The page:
What’s your earliest memory of being aware of fashion?
I guess, probably when I was at Kingswood in Bath. We used to go to a men’s boutique called Lesleys. We went down there in our weekends, it was the trendy boutique. So that’s probably when, around 13.
What does being British mean to you?
Early in my design life, I went backwards and forwards around the world. Doing this, I essentially saw what ‘being British’ meant, from every angle. I think that could be considered as my apprenticeship of understanding Britishness and Englishness. It was being a Britain abroad, if you like, looking at being British from another perspective. I spent a lot of time in Italy and France in my early Mulberry days – late 60s/early 70s. Then in Japan. Certainly, those three nations had a very developed sense of every aspect of British style, character and life. Each in their own way too. I learnt my fashion ability through their eyes, I was able to reflect Britishness and British sensibilities, which perhaps I wouldn’t have if I had stayed here.
You’re Somerset born. What do you love about Somerset?
I think Somerset is wonderful, I love it. Bath, Glastonbury etc. Shepton Mallet where I am now, is quite industrial. It’s got a wonderful mix within a very small area. You’ve got a vast cross section of geography. There is an intimacy and yet a distance in it. I always remember when I used to bring down young managers to join me from London, to our factory in Somerset. They would come down and love it. There is a certain warmth that Somerset people have, that would embrace them and look after them. But you actually had to be here for a few generations to be part of Somerset. I think that’s something was quite special, in a way. Although there is this warmth, there is a real care for family. A true Somerset person could be a little bit insular in a way, but very warm.
What was it about London that drew you there?
London was always a big city. From my early days I used to sneak up to London. I had a corner of a stand on Portobello Road, where I used to sell Victorian military uniforms, which you could say, was really my first serious sense of my fashion ability. I used to buy them and collect them, and we used to wear them in sort of Seargent Peppers, late 60s time. We used to sell to groups like the Rolling Stones. It was a wonderful chance to have sight into this amazing period of time. That was my draw – I was also chasing a girl who was going to acting college at RADA. I guess, women and fashion combined together.
What was it like in the 60s and 70s?
I was 19, I found it quite scary to live there, not just visit. My first day was in a Methodist Hostel. I found myself there with a lot of international boys, it was quite different, being there on my own. The other side of this however, was the Boutique side of life, which was incredibly vibrant. I used to wear pink and purple bell bottoms, sailor pants, and great big army coats. Fashion was moving at a massive pace. Literally changing and rolling on a scale all the time. Joining that world at such a time, when I joined John Micheal, as a young fashion trainee – I was also at Westminster College studying business – was just mesmerising.
How did you create the Mulberry brand?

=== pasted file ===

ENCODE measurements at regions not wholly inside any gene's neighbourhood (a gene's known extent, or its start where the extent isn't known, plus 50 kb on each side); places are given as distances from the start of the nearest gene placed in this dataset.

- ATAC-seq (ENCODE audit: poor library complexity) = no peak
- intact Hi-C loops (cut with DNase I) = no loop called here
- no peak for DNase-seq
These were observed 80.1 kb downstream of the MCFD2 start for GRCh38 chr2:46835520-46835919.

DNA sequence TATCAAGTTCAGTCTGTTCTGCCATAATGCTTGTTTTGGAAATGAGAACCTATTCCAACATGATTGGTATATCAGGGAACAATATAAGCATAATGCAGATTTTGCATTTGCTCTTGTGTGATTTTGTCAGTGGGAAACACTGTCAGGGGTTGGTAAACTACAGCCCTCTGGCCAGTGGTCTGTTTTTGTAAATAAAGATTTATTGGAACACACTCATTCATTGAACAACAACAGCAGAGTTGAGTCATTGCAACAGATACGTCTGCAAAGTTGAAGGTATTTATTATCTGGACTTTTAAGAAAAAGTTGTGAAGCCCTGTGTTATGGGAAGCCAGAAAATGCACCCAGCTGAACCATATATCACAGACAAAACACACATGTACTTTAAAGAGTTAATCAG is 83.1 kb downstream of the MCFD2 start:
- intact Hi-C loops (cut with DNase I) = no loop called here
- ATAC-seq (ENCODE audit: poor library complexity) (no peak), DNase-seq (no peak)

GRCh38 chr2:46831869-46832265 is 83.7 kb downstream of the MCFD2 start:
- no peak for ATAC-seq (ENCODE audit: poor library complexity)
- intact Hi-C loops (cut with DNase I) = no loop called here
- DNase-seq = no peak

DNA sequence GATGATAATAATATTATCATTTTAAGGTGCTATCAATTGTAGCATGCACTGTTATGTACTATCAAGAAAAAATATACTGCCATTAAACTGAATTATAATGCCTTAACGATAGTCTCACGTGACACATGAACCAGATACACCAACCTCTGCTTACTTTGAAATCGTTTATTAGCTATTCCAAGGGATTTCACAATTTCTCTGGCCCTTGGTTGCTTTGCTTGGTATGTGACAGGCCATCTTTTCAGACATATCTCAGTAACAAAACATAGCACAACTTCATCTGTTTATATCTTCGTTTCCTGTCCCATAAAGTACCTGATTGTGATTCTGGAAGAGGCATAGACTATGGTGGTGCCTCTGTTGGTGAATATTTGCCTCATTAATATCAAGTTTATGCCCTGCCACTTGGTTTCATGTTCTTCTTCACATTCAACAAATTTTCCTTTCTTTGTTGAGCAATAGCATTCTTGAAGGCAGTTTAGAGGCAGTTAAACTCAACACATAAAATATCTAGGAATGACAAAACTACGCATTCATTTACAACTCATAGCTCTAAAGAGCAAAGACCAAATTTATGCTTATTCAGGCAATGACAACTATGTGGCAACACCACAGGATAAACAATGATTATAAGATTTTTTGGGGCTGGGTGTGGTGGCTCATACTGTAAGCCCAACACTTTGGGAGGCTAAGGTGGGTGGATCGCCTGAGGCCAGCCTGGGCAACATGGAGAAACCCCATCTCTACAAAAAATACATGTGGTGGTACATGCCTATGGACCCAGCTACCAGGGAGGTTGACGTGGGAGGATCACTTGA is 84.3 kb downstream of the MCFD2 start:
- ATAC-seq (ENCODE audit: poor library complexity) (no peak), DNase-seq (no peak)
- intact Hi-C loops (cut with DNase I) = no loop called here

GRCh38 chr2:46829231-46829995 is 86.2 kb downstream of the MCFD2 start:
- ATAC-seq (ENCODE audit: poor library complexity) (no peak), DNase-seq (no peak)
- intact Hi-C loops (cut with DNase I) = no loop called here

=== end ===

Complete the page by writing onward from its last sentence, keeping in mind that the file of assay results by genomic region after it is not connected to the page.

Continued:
It’s a building block of lots of three dimensional routes. My father worked at Clarks shoes, producing 60,000 pairs of shoes a week, that’s the scale of production. I’d go in on Saturday mornings and twiddle my thumbs looking at leather. I suppose that time was in the back of my mind, always. Then when I got to London, I had the idea of creating chokers – all the girls were wearing mini skirts and velvet chokers with cameros on them. At the time I thought, I wonder if I can do this with snakeskin. I messed around with a sewing machine and my father said I should go down to Bermondsey, where all the leather wholesalers were, and I bought a whole load of snakeskin in different colours and stitched them all together, put some Velcro on the back and little cut out butterfly on the front. That was my first designed product and I sold that to Biba. Then a really hot Boutique.
I was still working for John Michael at the time, doing the accessory buying for him and his Guys and Dolls shops. I saw ladies with their leather belts and I thought, I could do better than this. I bought some leather, big brass buckles and made some belts. That was the beginning of my fashion life.
After about a year of doing this I went to my father and said: “Would you help, I want to do a business here?”. He said, well look, we’ll give you £500 for your 21st birthday present. That bought our first buckles and stationery, and a bit of leather. We set up and off we went. I was living in London, but I’d take orders and design pieces, then come back down to Somerset to make them and go back and deliver them. Graduallly I sold to more and more boutiques. I became almost ‘The belt designer of the early 70s’, which in those days was big. Belts had the same sort of power as handbags do today. They change dramatically each season, the waist and hips, high, low – wide to narrow, dramatic to whatever. I was making a new collection each season.
I started heading out to Paris and Italy, sourcing my leathers and buckles, because I couldn’t find them in the UK. Whilst I was out there I started visiting the Boutiques there, and that’s when I really started learning true style. London was all about drama and change, whereas France and Italy were all about style. It was much more beautiful design and manufacture. Whereas here we were all about the next most exicting thing. I would sell to the Boutiques and designers out there. If you like, my apprenticeship was about designing for all the top designers in France, Italy and USA. That gave me insight into the following season as to where they were going with shape and colour. It also gave me a unique opportunity as a deisigner, to see and learn from this myriad of successful designers. Dior, Burberry, Ralph Lauren, Armani – that was really exciting. Everyone also knew that I knew what next season’s colours were going to be.
What do you think has been the secret to the success ofMulberry?